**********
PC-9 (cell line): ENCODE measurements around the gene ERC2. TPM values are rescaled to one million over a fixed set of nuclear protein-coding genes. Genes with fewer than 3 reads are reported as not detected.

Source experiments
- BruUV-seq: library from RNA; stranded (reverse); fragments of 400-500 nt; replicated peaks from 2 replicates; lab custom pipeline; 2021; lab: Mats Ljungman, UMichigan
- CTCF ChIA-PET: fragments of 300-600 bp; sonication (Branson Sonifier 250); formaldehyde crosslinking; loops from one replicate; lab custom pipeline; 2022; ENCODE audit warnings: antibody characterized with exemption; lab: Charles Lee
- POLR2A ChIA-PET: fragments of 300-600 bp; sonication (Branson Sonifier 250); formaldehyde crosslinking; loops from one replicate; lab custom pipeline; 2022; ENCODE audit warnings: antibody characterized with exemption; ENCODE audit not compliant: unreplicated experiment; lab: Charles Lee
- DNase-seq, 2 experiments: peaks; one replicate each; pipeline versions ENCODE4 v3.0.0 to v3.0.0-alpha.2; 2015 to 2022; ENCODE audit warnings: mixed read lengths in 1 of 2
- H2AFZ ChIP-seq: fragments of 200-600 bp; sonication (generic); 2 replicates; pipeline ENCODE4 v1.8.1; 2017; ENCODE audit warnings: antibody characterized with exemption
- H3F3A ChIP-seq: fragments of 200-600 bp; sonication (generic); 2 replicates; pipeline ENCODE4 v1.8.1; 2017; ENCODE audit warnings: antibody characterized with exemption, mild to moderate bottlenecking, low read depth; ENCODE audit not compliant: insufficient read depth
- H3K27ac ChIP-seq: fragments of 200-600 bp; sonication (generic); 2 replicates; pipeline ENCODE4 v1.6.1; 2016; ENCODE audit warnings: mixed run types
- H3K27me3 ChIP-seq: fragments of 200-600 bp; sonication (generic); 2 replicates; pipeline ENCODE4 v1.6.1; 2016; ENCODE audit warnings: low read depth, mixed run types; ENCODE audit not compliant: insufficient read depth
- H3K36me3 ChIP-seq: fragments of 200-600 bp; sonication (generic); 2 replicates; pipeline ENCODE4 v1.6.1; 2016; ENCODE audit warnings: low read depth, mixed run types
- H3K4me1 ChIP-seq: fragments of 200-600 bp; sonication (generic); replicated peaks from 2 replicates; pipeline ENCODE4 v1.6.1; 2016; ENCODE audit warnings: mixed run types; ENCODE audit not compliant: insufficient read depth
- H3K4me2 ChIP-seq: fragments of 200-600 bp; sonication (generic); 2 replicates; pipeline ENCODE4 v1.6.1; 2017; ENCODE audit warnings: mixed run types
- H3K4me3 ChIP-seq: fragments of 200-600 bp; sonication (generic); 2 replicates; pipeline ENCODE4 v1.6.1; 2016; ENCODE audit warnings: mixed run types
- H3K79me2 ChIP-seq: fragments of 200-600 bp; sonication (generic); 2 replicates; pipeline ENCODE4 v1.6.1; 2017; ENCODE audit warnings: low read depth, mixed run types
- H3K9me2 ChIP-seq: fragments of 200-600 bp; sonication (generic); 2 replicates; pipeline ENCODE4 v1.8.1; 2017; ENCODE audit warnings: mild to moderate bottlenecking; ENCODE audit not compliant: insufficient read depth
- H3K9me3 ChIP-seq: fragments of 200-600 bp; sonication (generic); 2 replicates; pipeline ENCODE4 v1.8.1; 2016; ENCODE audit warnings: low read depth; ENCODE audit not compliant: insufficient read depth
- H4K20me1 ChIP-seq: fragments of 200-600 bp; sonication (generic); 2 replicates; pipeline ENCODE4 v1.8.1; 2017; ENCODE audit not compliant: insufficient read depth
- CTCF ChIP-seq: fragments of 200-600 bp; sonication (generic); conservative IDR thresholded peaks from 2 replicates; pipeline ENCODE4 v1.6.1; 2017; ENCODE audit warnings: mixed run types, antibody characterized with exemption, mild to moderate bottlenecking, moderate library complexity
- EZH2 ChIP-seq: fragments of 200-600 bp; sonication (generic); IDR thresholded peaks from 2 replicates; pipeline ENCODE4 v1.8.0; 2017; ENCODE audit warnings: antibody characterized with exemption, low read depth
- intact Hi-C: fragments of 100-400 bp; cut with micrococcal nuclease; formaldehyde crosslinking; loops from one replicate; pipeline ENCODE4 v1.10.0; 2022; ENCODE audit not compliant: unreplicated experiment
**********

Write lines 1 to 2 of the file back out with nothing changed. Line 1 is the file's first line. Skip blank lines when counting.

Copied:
PC-9 (cell line): ENCODE measurements around the gene ERC2. TPM values are rescaled to one million over a fixed set of nuclear protein-coding genes. Genes with fewer than 3 reads are reported as not detected.

Source experiments